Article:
Alternatively-activated, tumor-associated macrophages, in particular the classical immunosuppressive M2a type, express CLEC10A . Activation of the phagocytic activity of macrophages leads to reduction of TREG cells in melanoma tumors [92, 93]. Preliminary results showed that treatment of melanoma-bearing mice with svL4 caused a dramatic reduction in TREG cells within tumors (data not shown), which possibly resulted from nudging M2a cells to the more phagocytic M2b macrophages by engaging CLEC10A. Of importance for this study, CLEC10A is expressed by DCs in skin and peripheral immature DCs. Ligand binding to the receptor initiates maturation and migration of DCs to lymphoid tissues, where they engage in antigen presentation to T cells [34,35,36]. Targeting MGL2 on dermal DCs with a multivalent Tn antigen induced a potent MHC II-restricted T cell response and release of Th2 cytokines such as IL-4, IL-5, IL-10 and IL-13 in Balb/c mice .
An analysis of lectin-type receptors on human blood DCs and the extent of binding of an array of glycans revealed that prominent among the glycans that bound were those with terminal GalNAc residues . This study by Rapoport et al. was performed to evaluate optimal vectors for delivering vaccines to DCs and concluded from these results that MGL (CLEC10A) is a promising target. However, IC50 for binding glycan-PAA conjugates was about 20 μM . Multivalent peptides such as sv6D achieve an optimal cellular response with concentrations near 10 nM (Fig. 4) and preliminary data show that sv6D effectively activates T cells against an antigen in vivo (data not shown).
The highly glycosylated, cell membrane protein CD45, which bears the Tn structure at positions 137 and 140 in exon B of the sequence , was identified as an endogenous ligand of CLEC10A/MGL . Although the Tn antigen binds to the receptor with much lower avidity than the peptides svL4 and sv6D , and the affinity of an intact glycoprotein bearing a single sugar (KI ≈ 23 μM ) is several orders of magnitude less than that of the peptides, these structures are conceivably competitive inhibitors. CD45 is expressed as several isoforms, with the full length protein containing exons A, B and C at the extracellular, variable region [97, 98]. Binding of CLEC10A to exon B-containing isoforms causes attenuation of T cell activity, apoptosis and immunosuppression . However, activation of T cells leads to expression of shorter isoforms of CD45 such as CD45RO and CD45RA that lack exon B [99,100,101,102]. Moreover, maturation of DCs leads to down-regulation of CLEC10A , which would minimize inhibition by CD45 of T cell activation during treatment with the peptides.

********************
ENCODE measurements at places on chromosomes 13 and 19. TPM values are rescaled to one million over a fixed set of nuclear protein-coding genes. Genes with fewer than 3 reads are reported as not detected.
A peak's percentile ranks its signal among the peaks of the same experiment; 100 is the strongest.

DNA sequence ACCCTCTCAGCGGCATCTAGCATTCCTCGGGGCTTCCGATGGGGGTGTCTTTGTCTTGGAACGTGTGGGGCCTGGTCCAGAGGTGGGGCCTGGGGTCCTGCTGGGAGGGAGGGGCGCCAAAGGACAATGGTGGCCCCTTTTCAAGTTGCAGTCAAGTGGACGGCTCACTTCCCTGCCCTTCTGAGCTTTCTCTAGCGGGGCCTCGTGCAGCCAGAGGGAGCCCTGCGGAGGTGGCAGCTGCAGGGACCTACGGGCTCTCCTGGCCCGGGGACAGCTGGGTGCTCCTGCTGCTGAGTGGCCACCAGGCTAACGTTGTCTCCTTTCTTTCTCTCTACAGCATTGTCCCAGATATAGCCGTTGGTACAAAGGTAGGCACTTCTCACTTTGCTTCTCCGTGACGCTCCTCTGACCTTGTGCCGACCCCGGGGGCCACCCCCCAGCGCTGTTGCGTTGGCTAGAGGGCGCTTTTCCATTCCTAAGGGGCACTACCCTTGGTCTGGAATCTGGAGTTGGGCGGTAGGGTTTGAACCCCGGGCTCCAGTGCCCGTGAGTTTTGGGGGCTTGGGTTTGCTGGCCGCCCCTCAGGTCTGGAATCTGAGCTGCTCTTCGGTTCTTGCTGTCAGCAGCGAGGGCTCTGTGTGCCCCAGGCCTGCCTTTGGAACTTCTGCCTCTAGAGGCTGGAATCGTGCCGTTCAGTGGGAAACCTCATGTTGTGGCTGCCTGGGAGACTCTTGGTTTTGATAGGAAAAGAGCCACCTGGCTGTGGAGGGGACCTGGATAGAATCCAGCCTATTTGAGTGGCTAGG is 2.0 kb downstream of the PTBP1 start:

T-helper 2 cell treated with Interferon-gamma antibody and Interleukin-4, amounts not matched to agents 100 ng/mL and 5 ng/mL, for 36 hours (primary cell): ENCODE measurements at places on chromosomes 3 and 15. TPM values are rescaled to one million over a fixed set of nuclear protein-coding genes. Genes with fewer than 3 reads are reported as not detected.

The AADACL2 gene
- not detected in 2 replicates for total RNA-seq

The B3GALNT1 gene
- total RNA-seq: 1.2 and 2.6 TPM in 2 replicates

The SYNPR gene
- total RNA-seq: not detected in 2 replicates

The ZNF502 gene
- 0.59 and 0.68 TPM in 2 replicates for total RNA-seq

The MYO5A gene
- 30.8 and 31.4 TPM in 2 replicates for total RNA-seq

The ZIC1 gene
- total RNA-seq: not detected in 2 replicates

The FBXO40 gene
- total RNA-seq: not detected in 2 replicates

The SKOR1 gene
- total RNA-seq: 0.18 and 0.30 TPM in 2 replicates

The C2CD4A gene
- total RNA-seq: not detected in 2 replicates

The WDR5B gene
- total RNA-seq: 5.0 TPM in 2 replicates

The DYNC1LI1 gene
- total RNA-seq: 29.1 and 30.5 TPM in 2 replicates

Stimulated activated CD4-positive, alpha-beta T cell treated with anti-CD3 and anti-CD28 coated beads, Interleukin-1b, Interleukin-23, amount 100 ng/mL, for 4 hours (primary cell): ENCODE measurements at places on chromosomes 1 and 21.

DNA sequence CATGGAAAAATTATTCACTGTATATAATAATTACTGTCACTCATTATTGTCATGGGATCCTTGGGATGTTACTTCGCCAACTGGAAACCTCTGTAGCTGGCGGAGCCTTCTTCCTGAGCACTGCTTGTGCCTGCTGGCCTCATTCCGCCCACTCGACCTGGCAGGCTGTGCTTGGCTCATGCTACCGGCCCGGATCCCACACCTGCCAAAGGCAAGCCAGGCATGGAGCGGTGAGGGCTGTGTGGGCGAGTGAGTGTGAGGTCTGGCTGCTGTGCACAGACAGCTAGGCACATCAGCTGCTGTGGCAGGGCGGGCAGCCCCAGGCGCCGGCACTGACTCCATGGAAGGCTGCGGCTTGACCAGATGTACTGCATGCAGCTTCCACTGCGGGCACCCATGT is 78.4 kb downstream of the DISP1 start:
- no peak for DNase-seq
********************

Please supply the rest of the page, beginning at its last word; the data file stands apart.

Paclitaxel is currently used as a chemotherapeutic drug that acts by stabilizing microtubules and arresting cells in the cell cycle at the G2/M boundary [80, 81]. Paclitaxel is often combined with a platinum-based drug [103, 104]. Patients treated with these drugs experience a significant level of toxicity. Our data suggest that sv6D would serve as an effective combination drug without adding toxicity. However, because sv6D induces proliferation of immune cells, initiation of treatment should perhaps occur after the cell cycle inhibitory action of paclitaxel has dissipated . Patients with ovarian cancer have a 15% overall response rate during treatment with antibodies against the inhibitory receptor PD-1 (pembroliumab or nivolumab in human therapy) [106, 107]. The antibodies exhibit modest effectiveness in mouse models [82, 83]. The peptide sv6D inhibited accumulation of ascites to a greater extent than anti-PD-1 and also was effective in combination with the antibody. Particularly interesting is the effectiveness of sv6D when administration was delayed following anti-PD-1 (Fig. 7). Our peptide drugs satisfy the criteria described by Hamanishi et al. , who concluded that “particularly important in ovarian cancer, (which) is not associated with a high response rate, anti-cancer treatments are considered to be excellent if they are associated with low medical costs, low toxicity and high ‘benefits’ (anti-tumor response).”